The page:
Business & Tech


Crime & Justice


Et Cetera

Related Links:

UMD Leads National Research Team on Avian Flu

Chickens / Photo courtesy Steve Durland
Chickens are being targeted for research. (©2005 Steven Durland)

By Mike Santa Rita
Maryland Newsline
Thursday, Feb. 10, 2005

A University of Maryland research team is joining forces with 17 other institutions around the country to try to answer an important question: How avian flu is transmitted.

Led by an assistant professor at the University of Maryland’s Department of Veterinary Medicine and funded by a $5 million grant from the U.S. Department of Agriculture,  the three-year research project has implications “both for the poultry industry as well as public health,” said Peter Johnson, national program leader for animal health at the USDA.

The research program aims to discover what it takes for avian flu to cross species at the molecular level, said its director, Daniel Perez. It also aims to educate farmers against interbreeding bird species to reduce the risk of disease. And it will help provide better tools to farmers to help them monitor poultry influenza.

The hope is also to develop new or alternative vaccines for the illness, Perez said.

“There’s never going to be a cure for influenza,” he said. “You cannot eradicate influenza. But I think you can realistically think of controlling it or preventing it in poultry of commercial importance.”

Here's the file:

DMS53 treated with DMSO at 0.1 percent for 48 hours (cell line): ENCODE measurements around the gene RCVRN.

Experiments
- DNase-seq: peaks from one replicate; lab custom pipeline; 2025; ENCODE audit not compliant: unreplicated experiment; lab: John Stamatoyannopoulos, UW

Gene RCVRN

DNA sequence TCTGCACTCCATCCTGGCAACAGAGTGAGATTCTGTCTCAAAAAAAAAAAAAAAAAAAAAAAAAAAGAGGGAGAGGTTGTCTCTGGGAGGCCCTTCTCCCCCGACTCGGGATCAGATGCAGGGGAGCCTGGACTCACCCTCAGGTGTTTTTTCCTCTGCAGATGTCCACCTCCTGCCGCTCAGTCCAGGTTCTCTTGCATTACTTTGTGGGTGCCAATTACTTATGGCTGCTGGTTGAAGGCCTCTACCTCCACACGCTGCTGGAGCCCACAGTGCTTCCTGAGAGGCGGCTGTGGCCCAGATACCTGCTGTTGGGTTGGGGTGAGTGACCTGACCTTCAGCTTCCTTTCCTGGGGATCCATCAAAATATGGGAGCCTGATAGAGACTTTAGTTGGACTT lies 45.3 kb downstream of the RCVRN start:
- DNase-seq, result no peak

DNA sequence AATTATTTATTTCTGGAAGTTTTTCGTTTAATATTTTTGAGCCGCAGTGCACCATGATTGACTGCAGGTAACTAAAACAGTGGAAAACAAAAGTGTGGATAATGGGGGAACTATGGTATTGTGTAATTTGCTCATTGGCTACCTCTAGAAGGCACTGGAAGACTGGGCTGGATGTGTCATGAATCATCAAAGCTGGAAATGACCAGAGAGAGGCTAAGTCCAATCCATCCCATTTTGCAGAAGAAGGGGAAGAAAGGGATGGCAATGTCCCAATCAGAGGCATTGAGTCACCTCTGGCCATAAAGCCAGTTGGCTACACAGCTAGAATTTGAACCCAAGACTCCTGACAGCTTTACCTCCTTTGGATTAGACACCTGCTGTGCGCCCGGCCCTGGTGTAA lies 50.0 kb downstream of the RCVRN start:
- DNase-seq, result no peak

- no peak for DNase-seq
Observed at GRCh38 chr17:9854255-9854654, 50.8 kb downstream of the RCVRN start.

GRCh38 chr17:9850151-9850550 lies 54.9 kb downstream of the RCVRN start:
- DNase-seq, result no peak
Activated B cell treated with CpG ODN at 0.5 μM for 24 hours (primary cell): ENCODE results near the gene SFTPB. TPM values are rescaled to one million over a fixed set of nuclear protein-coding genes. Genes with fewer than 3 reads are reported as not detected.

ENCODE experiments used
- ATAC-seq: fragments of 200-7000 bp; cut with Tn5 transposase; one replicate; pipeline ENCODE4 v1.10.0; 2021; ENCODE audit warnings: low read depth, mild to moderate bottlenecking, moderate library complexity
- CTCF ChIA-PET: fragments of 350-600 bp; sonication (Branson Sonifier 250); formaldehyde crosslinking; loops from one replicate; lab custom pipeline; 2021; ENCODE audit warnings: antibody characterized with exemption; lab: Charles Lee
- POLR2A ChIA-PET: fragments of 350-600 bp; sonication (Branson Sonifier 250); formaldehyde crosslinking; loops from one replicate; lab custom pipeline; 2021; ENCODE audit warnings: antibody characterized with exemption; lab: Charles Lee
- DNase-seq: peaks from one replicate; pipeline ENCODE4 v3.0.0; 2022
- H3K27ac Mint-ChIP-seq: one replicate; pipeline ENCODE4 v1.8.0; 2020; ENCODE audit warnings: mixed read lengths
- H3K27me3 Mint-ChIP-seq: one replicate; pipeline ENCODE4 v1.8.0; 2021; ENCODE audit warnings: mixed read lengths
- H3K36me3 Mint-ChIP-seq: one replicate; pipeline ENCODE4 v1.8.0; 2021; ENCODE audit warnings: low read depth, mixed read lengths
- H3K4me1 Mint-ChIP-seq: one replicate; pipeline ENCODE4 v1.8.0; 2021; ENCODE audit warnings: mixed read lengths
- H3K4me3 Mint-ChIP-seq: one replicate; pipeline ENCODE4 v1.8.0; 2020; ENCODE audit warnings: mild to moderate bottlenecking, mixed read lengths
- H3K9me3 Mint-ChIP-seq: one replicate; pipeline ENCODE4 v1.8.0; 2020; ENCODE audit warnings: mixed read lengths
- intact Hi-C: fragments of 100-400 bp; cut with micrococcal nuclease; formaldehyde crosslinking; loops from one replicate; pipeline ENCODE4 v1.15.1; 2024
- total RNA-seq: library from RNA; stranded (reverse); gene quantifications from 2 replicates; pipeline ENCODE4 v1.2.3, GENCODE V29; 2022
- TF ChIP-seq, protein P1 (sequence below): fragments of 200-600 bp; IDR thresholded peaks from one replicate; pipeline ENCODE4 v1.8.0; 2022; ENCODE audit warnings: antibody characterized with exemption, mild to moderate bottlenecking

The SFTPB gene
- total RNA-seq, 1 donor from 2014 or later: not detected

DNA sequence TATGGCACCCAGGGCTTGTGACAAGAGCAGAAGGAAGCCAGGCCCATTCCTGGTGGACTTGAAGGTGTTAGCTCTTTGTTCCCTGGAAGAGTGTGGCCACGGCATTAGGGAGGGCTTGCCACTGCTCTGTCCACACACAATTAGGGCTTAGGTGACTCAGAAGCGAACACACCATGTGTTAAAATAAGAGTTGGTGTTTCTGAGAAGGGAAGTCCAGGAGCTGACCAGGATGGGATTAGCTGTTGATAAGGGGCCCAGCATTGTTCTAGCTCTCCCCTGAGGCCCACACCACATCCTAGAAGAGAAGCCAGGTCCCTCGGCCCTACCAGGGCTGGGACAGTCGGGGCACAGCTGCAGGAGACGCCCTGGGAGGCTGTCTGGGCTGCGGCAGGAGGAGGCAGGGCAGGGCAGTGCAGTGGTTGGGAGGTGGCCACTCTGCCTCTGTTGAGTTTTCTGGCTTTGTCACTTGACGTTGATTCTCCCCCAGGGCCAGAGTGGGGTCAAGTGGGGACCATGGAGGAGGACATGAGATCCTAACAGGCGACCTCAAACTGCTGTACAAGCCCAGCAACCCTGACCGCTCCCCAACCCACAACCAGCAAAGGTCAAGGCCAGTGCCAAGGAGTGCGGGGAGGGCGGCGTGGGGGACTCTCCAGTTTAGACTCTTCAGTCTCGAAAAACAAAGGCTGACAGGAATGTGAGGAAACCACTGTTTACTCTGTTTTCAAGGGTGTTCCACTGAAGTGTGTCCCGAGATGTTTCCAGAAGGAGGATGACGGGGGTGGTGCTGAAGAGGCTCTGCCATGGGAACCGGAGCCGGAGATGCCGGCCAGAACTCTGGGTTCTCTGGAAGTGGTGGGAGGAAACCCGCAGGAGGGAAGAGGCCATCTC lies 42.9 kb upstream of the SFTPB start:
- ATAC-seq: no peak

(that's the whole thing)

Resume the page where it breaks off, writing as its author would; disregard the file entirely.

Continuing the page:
An avian flu outbreak in the Delmarva region last year hit two farms in Delaware and one in Maryland, resulting in the destruction of about 350,000 birds. It prompted a $500,000 cleanup operation, said Sue DuPont, communications director for the Maryland Department of Agriculture.

The loss to the farming community was estimated between $3 million and $5 million, said John Brooks, deputy secretary for the Maryland Department of Agriculture.

The avian flu strain that hit the Delmarva region was a low-pathogenic strain that is not deadly to humans, but public health officials were concerned that it could mutate into a highly pathogenic strain similar to the one that has killed people in Asia, Brooks said.  Farmers were tipped off to the disease when they noticed a higher mortality rate among their birds, many of whom were becoming feverish, Brooks said.

In response to the outbreak, Maryland poultry producers are asking state lawmakers this year to pass legislation that would conceal the identity of the farms infected with avian flu. They say they want to avoid embargoes by foreign buyers.

Brooks said his department would be closely monitoring Perez’s project.

“We will be looking anxiously at the outcomes at how we can better serve and protect the state of Maryland,” he said, adding that the consequences of the research move beyond Maryland. “This has national implications.”

The 18 institutions involved in the project – among them the Los Alamos National Laboratory at the University of California, the New York Department of Agriculture, St. Jude's Children's Research Hospital in Memphis and North Carolina State University-- will share responsibilities and areas of research.

Perez, a native Argentine who has been working on the virus since coming to the United States five years ago, said he personally will focus on how the virus is transmitted.

The virus transmits from chicken to humans easily, Perez said, but from human to human is another story. “The viruses do not transmit very well from human to human, and the question is ‘why?’ ”


Copyright © 2005 University of Maryland Philip Merrill College of Journalism

Top of Page | Home Page